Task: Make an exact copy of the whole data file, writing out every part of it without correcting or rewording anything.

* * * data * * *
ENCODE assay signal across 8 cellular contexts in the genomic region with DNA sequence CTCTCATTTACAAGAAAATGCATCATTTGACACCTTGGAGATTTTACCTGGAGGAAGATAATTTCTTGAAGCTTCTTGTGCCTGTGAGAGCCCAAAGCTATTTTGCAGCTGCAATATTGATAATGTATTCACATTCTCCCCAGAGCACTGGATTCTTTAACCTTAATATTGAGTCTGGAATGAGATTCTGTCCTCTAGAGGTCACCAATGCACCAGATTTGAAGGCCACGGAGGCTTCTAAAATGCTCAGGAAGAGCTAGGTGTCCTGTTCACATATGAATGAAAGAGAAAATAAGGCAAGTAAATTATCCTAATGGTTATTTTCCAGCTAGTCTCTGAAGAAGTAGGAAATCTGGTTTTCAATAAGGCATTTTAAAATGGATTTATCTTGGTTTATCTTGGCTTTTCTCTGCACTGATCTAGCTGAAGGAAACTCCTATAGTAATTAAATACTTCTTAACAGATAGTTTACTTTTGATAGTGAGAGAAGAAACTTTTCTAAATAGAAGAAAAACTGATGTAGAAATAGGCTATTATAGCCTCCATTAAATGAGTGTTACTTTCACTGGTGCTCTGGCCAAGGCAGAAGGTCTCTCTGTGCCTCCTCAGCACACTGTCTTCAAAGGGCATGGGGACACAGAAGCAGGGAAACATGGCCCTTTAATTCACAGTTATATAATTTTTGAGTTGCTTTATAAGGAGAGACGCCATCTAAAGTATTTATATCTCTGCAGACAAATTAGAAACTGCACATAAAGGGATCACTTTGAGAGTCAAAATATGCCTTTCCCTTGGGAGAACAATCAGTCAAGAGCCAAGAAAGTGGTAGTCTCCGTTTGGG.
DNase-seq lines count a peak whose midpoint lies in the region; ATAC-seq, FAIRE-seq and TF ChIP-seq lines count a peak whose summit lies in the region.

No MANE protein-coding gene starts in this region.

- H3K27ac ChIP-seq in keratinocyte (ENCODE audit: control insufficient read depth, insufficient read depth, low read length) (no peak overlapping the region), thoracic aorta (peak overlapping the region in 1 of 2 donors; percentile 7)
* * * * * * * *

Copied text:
ENCODE assay signal across 8 cellular contexts in the genomic region with DNA sequence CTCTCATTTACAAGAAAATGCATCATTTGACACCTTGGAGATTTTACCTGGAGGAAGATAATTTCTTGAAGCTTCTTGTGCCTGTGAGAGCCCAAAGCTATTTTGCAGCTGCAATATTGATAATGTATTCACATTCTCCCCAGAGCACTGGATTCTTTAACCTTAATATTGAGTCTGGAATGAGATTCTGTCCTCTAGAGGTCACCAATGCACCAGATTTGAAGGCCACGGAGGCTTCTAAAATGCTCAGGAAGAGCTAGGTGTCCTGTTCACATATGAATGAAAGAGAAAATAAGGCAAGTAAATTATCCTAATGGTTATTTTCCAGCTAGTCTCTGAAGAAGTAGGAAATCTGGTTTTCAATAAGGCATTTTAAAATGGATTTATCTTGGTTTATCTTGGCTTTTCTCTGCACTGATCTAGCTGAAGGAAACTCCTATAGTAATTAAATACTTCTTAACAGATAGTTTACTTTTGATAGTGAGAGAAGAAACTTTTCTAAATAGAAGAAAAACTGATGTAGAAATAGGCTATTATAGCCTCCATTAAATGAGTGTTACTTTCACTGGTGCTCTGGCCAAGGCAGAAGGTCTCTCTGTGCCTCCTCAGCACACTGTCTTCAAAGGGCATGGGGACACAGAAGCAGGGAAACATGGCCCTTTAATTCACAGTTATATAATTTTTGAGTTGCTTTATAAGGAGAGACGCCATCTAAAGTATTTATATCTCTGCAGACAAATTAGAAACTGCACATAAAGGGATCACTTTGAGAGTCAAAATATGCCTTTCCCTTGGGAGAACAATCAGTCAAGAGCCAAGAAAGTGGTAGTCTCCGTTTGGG.
DNase-seq lines count a peak whose midpoint lies in the region; ATAC-seq, FAIRE-seq and TF ChIP-seq lines count a peak whose summit lies in the region.

No MANE protein-coding gene starts in this region.

- H3K27ac ChIP-seq in keratinocyte (ENCODE audit: control insufficient read depth, insufficient read depth, low read length) (no peak overlapping the region), thoracic aorta (peak overlapping the region in 1 of 2 donors; percentile 7)